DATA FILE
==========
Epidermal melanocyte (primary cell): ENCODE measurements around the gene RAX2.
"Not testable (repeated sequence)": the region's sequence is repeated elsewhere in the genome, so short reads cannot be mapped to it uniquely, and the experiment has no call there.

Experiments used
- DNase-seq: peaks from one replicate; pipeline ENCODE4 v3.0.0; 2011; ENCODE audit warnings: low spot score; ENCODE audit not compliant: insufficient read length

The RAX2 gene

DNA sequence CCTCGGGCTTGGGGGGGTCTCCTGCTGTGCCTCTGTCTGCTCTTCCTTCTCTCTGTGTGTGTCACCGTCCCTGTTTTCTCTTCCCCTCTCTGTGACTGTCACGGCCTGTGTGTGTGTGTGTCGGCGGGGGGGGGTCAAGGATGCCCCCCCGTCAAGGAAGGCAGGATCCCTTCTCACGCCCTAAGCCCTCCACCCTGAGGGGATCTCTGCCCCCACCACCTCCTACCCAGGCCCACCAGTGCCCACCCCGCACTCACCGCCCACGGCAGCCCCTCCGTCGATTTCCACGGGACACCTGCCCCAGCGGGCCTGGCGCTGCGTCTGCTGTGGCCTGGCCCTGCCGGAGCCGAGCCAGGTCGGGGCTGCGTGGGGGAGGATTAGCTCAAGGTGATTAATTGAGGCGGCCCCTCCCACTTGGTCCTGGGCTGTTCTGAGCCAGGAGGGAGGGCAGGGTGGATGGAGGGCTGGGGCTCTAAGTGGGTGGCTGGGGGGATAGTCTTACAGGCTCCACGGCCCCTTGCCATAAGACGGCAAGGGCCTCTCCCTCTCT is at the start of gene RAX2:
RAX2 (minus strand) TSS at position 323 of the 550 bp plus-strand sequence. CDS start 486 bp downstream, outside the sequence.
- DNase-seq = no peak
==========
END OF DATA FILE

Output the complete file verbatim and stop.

Epidermal melanocyte (primary cell): ENCODE measurements around the gene RAX2.
"Not testable (repeated sequence)": the region's sequence is repeated elsewhere in the genome, so short reads cannot be mapped to it uniquely, and the experiment has no call there.

Experiments used
- DNase-seq: peaks from one replicate; pipeline ENCODE4 v3.0.0; 2011; ENCODE audit warnings: low spot score; ENCODE audit not compliant: insufficient read length

The RAX2 gene

DNA sequence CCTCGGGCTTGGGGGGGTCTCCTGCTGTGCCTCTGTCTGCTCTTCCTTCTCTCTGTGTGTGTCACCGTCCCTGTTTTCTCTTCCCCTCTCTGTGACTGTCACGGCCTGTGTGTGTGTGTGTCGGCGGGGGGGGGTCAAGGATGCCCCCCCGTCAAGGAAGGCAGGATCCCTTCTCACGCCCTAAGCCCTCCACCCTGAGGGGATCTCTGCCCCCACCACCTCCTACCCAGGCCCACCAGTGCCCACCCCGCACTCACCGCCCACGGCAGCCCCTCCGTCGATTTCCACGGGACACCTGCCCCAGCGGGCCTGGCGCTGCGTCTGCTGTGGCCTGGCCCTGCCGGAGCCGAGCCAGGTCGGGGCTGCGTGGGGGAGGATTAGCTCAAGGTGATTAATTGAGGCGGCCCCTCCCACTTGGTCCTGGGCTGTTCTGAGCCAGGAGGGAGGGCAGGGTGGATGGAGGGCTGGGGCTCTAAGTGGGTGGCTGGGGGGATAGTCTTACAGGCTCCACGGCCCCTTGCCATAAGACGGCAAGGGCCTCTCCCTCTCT is at the start of gene RAX2:
RAX2 (minus strand) TSS at position 323 of the 550 bp plus-strand sequence. CDS start 486 bp downstream, outside the sequence.
- DNase-seq = no peak